A drab, airless committee room in the Legislative Office Building in Raleigh was the right setting last week for the House Appropriations Subcommittee on Education to do its work. Having settled for the time being on sweeping cuts to state spending for the public schools, community colleges and university system—totaling almost $1.7 billion a year, with an estimated 10,000 teaching and other jobs eliminated—the subcommittee had turned its attention to budget minutiae. No program, it seemed, was too big or small to be on the chopping block.
Ending the practice of waiving fees for prison inmates taking college-level courses would save the state $2.4 million annually, the members were told. Loaning teachers the $2,500 it costs them to become nationally board-certified (under a program started by former Gov. Jim Hunt) would save $6 million a year. Dropping the 13 "richest" low-wealth counties—including Warren and Yancey, for example—from the state's supplemental aid program would save $19.4 million.
As legislative staffers droned through the data, subcommittee members seemed almost dazed. Most of them, said Chairman Rep. Rick Glazier, D-Cumberland, have been teachers, school board members or active in some way as education champions in their communities. Now, Glazier said, they were under orders from the House leadership to cut or eliminate programs they believed in strongly while securing only "the core missions" of the K-12 and college systems.
"We do not have the money," Glazier added sternly, "even to do that."
The same scene was repeated in the subcommittees on social services, prisons and other state programs as House budget writers began to grasp the enormity of the budget hole projected for the 2010 fiscal year, which starts July 1. In brief, tax collections are expected to fall $4.6 billion short of the $21 billion needed to continue state programs at current spending levels. As a percentage of current spending, North Carolina's shortfall is 11th worst in the country, according to the nonprofit N.C. Budget & Tax Center, among the 47 states in fiscal distress, and is far worse than the revenue shortfalls the state faced in the recession of the early '90s and after 9/11 in fiscal year 2002.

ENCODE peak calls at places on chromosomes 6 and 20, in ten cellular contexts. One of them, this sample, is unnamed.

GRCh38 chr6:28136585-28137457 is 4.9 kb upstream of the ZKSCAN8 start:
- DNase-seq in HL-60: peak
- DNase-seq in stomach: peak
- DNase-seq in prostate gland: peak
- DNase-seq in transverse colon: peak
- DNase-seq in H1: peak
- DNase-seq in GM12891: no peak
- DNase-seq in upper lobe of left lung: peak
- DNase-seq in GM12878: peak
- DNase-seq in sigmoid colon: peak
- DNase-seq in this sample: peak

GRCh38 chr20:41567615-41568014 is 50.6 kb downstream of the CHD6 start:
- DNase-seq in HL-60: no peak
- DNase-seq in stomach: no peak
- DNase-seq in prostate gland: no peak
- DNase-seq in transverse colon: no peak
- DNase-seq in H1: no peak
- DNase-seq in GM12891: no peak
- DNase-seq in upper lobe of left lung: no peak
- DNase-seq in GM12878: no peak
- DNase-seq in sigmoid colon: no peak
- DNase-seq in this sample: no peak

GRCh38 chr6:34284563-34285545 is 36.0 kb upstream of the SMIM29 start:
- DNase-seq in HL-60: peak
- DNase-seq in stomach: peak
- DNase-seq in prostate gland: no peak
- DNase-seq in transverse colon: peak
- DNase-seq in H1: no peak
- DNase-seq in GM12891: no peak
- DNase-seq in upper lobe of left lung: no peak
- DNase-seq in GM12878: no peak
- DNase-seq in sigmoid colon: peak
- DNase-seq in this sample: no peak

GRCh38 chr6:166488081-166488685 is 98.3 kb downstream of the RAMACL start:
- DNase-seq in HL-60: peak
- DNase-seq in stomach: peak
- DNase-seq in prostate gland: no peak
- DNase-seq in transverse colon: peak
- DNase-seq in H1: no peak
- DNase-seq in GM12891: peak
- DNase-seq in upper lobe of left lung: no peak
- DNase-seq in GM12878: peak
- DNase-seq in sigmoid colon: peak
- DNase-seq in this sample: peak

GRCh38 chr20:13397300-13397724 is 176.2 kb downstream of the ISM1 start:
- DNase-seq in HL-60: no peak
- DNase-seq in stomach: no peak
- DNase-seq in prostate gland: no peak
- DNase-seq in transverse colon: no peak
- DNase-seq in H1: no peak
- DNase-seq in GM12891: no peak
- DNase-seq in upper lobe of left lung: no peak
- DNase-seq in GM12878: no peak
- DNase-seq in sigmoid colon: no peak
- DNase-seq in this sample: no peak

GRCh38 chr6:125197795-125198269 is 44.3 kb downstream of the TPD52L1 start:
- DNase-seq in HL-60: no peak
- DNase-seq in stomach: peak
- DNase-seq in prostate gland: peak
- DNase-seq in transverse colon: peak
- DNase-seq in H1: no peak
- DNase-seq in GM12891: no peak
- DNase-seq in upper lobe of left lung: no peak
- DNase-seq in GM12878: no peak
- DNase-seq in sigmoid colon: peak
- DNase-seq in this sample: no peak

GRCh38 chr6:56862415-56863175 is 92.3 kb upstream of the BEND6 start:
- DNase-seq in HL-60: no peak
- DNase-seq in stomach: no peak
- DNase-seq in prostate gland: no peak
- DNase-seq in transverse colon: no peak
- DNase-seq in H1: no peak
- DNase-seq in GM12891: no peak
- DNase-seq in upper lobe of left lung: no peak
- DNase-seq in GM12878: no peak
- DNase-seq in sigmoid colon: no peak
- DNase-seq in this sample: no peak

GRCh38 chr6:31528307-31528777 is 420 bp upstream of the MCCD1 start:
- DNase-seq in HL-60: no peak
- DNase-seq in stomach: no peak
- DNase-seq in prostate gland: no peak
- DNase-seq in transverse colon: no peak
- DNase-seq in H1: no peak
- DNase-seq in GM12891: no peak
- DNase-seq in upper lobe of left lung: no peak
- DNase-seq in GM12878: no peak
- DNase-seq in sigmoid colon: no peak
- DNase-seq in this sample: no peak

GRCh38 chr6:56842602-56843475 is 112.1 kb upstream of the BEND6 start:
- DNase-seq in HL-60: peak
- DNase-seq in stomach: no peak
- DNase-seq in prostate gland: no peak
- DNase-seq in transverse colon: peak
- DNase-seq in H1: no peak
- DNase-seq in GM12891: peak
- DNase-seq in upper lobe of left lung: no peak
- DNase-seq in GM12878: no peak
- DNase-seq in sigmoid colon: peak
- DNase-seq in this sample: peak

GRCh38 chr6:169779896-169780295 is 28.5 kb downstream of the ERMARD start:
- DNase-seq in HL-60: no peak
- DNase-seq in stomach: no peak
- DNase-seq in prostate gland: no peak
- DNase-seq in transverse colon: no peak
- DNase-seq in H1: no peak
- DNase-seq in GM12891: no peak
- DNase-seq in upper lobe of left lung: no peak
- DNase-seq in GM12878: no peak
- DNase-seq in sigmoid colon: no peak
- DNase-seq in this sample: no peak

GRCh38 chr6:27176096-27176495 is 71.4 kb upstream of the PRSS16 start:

A steep drop in state revenues during the April tax season, worse than expected even given the wretched economy, deepened the budget hole from the $3 billion that Gov. Bev Perdue anticipated when she submitted her 2010 spending plan in March. The state Senate used the same figure when it whipped through a slightly altered version of the Perdue budget three weeks later.
Thus, the House—in particular, the Democratic majority—will write the first draft of the real budget, and the big question is whether it will do so using spending cuts alone or some combination of cuts and tax hikes.
So far, Speaker Joe Hackney, D-Orange, and his leadership team, including top budget writer Mickey Michaux, D-Durham, have chosen to use cuts alone, perhaps as a way of demonstrating why the other alternative is preferable.